Fentanyl-laced heroin overdoses rise California signaling higher need for clinical caution
Updated: Aug 25
The CDC reports that opioids of all types have killed more than 33,000 people in 2015 alone, and the number is rising. A newer threat of mixed opioids plagues Ventura County in California and could signal a need for more caution across the country.
Ventura County has reported a rise in fatal opioid overdoses that could be attributed to the spread of heroin laced with fentanyl. “People are using these drugs expecting one result and getting a much more potent result, a result that can end up with death,” says Dr. Robert Levin, a physician and public health officer in the county. The public health officials of the county note that opiates can be accessed very easily, sometimes by mail order, and that there is very little oversight in the mixes of opioids that people are purchasing illegally.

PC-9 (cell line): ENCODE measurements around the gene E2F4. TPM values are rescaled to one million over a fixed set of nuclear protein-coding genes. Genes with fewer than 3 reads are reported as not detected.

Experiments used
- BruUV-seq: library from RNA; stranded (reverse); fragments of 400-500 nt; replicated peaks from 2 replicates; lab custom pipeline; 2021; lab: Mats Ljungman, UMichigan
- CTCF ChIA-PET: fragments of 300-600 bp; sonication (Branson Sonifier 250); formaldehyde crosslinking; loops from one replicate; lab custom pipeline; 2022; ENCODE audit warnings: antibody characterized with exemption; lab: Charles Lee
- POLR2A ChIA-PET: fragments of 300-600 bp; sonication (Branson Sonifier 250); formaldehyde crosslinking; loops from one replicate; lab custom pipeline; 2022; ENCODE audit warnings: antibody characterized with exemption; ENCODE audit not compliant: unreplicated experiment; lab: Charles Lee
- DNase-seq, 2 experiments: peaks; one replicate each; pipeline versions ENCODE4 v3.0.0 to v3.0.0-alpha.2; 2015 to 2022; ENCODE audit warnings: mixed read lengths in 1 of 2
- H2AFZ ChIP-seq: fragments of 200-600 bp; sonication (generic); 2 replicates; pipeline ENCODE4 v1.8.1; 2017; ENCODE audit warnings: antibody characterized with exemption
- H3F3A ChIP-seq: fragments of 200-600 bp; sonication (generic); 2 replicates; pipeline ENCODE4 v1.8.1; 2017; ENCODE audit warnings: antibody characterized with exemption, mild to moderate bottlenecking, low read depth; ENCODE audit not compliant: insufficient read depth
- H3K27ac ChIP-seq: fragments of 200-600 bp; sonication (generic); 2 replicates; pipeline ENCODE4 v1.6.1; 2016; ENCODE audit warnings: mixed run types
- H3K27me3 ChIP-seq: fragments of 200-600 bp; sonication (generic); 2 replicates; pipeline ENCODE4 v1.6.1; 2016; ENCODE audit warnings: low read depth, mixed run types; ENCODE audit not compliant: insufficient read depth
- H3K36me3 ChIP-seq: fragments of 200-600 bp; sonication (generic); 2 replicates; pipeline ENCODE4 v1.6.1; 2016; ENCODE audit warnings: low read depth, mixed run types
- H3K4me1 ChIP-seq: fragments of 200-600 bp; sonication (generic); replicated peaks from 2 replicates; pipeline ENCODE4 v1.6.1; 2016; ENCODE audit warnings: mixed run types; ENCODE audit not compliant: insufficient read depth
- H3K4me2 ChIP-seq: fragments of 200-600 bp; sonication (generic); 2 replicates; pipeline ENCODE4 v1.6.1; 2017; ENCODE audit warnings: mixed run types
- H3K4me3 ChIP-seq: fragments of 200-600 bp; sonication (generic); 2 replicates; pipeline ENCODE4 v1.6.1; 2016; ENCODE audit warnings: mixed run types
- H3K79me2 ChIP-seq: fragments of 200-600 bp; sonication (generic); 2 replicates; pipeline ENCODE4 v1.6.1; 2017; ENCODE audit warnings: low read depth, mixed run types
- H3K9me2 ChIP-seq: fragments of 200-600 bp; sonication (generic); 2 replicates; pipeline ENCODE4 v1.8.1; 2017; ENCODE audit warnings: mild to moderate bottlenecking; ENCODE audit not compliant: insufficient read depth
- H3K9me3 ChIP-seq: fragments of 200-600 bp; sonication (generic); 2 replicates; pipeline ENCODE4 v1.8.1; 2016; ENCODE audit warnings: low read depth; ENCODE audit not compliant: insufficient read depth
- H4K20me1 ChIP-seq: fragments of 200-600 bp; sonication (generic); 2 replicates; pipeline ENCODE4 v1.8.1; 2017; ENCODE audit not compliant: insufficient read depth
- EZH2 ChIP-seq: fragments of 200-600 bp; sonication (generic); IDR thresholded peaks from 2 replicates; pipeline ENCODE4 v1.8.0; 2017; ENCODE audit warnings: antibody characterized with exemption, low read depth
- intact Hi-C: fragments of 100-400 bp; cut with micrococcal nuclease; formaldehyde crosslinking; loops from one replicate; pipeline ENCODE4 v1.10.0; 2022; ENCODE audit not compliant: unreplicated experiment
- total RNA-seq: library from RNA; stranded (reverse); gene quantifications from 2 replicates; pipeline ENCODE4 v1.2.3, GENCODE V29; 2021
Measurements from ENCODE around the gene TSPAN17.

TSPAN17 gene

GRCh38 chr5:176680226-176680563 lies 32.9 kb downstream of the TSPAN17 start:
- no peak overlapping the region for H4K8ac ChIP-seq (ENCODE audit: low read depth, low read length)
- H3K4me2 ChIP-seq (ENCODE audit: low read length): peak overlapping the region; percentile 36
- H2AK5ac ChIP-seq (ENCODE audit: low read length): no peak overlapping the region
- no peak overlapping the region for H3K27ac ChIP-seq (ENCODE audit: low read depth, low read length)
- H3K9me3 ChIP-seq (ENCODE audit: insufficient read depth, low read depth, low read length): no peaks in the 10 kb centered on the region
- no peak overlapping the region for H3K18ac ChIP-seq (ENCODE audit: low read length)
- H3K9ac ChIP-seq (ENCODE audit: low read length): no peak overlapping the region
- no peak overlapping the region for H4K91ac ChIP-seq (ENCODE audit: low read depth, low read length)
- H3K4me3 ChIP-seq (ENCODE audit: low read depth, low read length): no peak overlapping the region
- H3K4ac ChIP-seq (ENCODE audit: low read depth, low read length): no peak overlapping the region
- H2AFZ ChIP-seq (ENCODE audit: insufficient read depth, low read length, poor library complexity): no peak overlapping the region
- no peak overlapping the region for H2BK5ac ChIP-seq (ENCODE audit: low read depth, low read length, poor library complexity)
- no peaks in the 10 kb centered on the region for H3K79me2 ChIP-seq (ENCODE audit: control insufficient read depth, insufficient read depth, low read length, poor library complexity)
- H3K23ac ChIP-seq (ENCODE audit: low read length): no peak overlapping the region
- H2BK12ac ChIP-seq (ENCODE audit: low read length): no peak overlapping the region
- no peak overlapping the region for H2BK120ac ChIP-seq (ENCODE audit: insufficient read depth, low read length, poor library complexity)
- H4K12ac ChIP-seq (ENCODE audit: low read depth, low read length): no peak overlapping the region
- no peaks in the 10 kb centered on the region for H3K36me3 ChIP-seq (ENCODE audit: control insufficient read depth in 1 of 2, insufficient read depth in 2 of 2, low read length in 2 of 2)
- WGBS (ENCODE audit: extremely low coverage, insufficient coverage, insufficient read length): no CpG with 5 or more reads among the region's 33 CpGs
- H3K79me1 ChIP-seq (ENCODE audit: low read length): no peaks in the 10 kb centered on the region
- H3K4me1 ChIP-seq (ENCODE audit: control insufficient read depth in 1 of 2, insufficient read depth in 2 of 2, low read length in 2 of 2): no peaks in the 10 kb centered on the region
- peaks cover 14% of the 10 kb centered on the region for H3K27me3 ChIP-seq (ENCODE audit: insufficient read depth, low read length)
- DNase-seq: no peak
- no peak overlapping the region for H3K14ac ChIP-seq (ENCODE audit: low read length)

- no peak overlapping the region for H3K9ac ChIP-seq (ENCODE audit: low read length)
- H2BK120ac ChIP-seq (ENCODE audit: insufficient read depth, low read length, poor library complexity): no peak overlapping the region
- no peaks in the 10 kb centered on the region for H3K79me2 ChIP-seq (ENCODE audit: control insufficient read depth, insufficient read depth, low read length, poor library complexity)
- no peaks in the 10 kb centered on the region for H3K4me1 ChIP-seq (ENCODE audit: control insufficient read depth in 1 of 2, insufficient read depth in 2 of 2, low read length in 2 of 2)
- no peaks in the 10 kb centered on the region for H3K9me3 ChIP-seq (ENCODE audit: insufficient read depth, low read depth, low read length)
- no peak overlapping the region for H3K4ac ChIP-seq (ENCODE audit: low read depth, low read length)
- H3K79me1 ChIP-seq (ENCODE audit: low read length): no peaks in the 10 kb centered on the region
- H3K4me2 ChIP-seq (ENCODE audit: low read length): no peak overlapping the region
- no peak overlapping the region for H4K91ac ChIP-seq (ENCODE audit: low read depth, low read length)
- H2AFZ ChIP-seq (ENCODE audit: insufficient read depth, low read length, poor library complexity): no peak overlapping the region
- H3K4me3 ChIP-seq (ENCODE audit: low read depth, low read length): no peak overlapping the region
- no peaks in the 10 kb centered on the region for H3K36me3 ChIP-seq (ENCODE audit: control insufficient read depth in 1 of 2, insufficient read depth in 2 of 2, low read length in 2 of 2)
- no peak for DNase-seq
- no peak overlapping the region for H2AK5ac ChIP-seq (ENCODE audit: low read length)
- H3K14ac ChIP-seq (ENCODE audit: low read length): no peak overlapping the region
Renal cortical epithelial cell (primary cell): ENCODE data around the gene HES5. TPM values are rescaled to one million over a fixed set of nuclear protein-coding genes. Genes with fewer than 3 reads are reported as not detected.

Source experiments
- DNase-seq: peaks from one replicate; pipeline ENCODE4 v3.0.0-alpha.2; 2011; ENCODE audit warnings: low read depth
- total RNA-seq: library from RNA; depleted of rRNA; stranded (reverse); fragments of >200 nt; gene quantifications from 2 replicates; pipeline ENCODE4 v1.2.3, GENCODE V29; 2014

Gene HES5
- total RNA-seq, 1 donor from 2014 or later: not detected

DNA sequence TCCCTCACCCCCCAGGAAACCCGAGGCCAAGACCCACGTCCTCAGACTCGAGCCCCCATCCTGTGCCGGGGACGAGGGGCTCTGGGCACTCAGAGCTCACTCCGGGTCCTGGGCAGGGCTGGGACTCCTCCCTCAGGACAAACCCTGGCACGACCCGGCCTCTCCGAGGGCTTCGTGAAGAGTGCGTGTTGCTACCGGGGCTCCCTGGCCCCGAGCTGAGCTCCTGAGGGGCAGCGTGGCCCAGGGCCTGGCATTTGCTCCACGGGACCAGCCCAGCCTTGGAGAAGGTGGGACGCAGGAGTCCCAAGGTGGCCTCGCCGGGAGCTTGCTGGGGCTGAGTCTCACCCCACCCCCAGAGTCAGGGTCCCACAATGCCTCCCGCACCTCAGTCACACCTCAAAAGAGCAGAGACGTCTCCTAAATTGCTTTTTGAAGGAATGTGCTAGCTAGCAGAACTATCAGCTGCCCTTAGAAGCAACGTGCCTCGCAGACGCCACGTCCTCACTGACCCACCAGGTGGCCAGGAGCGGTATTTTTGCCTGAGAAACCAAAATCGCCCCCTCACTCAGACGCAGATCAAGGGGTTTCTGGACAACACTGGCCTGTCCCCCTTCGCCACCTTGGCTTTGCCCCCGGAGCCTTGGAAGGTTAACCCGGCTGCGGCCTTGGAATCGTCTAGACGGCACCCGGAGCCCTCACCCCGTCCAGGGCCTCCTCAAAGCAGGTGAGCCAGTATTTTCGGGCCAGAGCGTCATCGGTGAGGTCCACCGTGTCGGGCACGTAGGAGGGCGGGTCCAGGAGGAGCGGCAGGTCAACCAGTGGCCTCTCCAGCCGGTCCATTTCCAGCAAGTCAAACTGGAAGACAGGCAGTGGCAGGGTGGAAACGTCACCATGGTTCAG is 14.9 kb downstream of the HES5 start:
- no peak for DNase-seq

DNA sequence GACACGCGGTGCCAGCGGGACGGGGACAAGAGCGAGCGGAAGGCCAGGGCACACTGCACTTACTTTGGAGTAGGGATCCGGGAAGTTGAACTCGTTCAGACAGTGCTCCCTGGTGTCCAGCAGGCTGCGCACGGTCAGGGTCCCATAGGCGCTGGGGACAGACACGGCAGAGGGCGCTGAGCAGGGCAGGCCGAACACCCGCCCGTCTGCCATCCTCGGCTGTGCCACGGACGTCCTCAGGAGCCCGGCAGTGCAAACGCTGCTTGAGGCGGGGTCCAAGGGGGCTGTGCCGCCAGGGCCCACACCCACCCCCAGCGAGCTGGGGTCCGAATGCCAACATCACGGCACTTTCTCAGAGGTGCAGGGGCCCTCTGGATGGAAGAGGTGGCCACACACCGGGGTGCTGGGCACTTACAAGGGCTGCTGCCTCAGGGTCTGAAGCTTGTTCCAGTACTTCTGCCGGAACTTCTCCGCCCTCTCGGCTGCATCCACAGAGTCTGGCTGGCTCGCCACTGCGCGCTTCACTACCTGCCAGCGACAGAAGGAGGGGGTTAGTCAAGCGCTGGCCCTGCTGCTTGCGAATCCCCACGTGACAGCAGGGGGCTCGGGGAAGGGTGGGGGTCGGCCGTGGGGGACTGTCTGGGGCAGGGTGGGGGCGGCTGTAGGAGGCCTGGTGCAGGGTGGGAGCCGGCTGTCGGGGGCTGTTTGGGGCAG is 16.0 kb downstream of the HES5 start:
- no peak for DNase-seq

Some forms of synthetic opioids are significantly easier to produce and sell illegally than are others. Carfentanyl and fentanyl are both extremely potent in small quantities and present an extreme health risk as a result. Synthetic opioids as a whole have caused 72.2% more deaths from 2014 to 2015, according to the CDC. The CDC also reports that the rates at which confiscated drugs testing positive for fentanyl are growing faster than prescription rates. This indicates that synthetic opioids like fentanyl are further infiltrating the street and illicit drug use scene.
It is the mixing of synthetic opioids with heroin that is most troubling, especially for Ventura County. Fentanyl is a synthetic opioid that is 50 to 100 times more potent than morphine. Heroin, in comparison, is two to four times as potent as morphine, according to a research article in the Journal of Pharmacology and Experimental Therapeutics. Mixing fentanyl and heroin can easily produce an opioid dose that exceeds the potency of safely prescribed amounts of opioids by several orders of magnitude.